If the fund wants to declare a dividend, it has to create a distributable surplus. This means a cash reserve that the board of trustees would approve to be distributed among unitholders. This surplus can be obtained in any number of ways: The fund could sell bonds, stocks or gold. The fund could accrue interest income from bonds or dividend income from stocks etc.

If you simply invest in the dividend option of a fund (regular plan or direct plan), you may or may not receive dividend income. Stocks tend to payout dividend income more regularly due to shareholder pressure and the impact dividends have on market price. A mutual fund does not have such constraints. From this financial year, both stock and fund dividends will be taxed as per slab.

To get regular income from a mutual fund, one will have to invest in the monthly or quarterly or annual dividend plan of the fund. Although the dividend declaration is not a guarantee, the chances under these plans are significantly higher.

Although ETFs have a dividend payout option (these neither have growth or dividend option nor regular plan or direct plan) in their scheme mandate, they are extremely sporadic and for all practical purposes should be treated as growth investments. They are anyway unsuited in retirement due to liquidity constraints.

This leaves us active funds or index funds. Stocks dividends have a certain charm (to those who can appreciate it), but ignoring this as money is money not matter from whence it comes, what are the key differences?

A mutual fund dividend does not rely on dividend from stocks. However, it depends on the funds’ investment policy. Even if a stock trades flat for years, it could still pay out good dividends. If the index is range-bound or if the active funds’ NAV has not moved up much, a dividend need not be declared or it could be small.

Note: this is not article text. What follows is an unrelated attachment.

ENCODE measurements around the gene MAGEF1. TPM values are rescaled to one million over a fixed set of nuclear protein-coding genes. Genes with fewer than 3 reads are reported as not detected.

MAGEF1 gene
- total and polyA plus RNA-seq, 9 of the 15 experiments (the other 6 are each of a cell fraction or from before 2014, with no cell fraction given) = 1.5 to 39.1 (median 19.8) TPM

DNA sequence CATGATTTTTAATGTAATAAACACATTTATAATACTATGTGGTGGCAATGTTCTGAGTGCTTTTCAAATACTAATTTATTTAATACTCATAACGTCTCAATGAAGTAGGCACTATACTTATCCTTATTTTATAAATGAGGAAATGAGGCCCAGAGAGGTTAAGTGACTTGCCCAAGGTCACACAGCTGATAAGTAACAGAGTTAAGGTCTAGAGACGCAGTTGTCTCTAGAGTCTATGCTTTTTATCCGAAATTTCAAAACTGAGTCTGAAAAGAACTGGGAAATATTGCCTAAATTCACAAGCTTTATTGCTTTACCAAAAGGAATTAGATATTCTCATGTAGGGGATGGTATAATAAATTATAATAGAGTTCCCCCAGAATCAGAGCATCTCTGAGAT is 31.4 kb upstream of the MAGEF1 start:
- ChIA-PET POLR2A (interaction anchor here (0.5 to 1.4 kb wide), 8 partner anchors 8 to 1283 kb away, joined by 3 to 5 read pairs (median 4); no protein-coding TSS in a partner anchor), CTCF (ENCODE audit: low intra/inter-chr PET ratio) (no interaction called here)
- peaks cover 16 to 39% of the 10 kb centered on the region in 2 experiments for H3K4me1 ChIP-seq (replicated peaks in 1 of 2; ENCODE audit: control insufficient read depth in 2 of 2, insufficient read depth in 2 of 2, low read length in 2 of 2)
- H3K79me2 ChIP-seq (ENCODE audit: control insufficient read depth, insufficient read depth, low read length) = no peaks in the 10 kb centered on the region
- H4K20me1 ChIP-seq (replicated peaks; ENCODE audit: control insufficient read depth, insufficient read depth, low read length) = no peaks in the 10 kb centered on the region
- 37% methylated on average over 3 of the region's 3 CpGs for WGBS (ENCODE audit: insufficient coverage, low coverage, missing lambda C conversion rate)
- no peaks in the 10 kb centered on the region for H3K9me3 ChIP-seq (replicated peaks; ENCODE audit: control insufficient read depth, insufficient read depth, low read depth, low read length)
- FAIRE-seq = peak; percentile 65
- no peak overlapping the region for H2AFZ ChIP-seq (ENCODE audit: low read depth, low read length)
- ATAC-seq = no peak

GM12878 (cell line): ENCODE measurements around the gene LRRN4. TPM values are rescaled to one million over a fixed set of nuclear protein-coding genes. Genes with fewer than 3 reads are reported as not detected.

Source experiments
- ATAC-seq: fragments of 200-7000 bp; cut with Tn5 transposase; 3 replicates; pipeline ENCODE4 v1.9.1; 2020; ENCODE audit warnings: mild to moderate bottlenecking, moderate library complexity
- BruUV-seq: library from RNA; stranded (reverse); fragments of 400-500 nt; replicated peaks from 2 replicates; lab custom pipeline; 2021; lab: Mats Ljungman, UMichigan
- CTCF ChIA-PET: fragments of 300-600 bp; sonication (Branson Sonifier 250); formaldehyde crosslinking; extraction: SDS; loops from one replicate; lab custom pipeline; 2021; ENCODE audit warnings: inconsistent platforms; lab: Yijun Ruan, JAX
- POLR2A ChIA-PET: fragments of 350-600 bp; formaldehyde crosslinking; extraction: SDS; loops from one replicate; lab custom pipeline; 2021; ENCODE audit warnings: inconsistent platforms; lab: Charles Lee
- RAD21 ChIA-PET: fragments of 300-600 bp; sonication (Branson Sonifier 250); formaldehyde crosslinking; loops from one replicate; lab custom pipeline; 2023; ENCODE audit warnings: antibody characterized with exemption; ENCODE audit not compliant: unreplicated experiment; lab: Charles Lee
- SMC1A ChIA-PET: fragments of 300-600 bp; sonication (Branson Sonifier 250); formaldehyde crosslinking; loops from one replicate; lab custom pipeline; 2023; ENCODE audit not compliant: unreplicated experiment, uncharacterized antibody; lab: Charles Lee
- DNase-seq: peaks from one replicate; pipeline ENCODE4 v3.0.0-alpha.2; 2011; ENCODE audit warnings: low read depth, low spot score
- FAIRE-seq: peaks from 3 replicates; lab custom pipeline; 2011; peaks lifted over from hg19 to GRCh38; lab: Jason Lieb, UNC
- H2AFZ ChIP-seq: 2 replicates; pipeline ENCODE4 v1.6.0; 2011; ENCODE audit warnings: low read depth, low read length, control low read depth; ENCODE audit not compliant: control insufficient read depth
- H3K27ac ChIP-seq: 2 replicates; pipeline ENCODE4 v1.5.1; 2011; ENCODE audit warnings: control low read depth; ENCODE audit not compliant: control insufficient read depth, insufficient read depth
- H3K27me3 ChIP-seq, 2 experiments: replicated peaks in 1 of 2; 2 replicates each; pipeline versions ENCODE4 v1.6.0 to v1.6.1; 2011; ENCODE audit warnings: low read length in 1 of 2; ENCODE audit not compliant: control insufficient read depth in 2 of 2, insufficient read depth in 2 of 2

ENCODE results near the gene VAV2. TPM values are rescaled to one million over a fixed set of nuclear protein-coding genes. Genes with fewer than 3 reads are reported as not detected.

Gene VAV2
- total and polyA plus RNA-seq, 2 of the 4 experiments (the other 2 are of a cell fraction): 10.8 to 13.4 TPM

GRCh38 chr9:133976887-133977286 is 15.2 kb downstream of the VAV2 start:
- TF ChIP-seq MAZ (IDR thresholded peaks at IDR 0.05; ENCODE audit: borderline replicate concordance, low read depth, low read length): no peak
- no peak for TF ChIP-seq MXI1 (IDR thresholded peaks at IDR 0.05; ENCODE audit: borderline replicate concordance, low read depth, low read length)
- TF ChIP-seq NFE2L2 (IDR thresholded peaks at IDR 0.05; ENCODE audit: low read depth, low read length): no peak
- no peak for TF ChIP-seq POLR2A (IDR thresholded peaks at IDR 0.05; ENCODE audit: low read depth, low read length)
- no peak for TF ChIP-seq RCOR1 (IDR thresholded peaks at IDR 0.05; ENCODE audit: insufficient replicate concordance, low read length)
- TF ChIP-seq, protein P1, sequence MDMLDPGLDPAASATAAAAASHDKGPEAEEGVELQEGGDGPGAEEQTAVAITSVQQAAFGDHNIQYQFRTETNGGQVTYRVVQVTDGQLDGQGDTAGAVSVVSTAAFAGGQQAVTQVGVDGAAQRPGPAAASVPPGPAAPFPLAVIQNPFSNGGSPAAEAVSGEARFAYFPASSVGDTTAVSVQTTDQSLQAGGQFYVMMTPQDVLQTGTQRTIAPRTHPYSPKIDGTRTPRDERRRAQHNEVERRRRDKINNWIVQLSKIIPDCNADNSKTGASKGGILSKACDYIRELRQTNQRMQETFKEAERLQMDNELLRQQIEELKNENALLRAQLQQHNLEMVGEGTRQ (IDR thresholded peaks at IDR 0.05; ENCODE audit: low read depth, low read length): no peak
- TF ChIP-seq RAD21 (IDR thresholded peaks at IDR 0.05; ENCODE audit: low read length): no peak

Since MoneyGita prefers index funds, let us eliminate active funds – some hybrid funds do declare dividends each month and these are regularly mis-sold to retirees. So do we have any index funds in India that declare regular dividends?

Nippon India Sensex and Nifty Index Funds have quarterly, half-yearly and annual dividend plans. However, I could only see dividend declaration in Feb 2019 and Feb 2020 for these fund in all dividend plans! ABSL Nifty index fund has an annual dividend record but the quantum has fluctuated from Rs. 0.87 per unit to Rs. 5.6 per unit.

The key disadvantage of the stock portfolio which MoneyGita refers to is active management which is not necessary in the case of an index fund. However, in spite of having a dividend plan in their index funds, most AMCs have failed to declare dividends and it has been quite volatile.

Therefore those seeking dividend income as part of a well-diversified retirement portfolio are better off getting from healthy stocks than from a passive fund. Actively managed hybrid funds are definitely more regular and less volatile in the payout but the management cost can be unacceptable for some.

Web story link: Can I use index funds for dividend income?

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About the Author Pattabiraman editor freefincalM. Pattabiraman(PhD) is the founder, managing editor and primary author of freefincal. He is an associate professor at the Indian Institute of Technology, Madras. since Aug 2006. Connect with him via Twitter or Linkedin Pattabiraman has co-authored two print-books, You can be rich too with goal-based investing (CNBC TV18) and Gamechanger and seven other free e-books on various topics of money management. He is a patron and co-founder of “Fee-only India” an organisation to promote unbiased, commission-free investment advice. He conducts free money management sessions for corporates and associations on the basis of money management. Previous engagements include World Bank, RBI, BHEL, Asian Paints, Cognizant, Madras Atomic Power Station, Honeywell, Tamil Nadu Investors Association, IIST Alumni Association. For speaking engagements write to pattu [at] freefincal [dot] com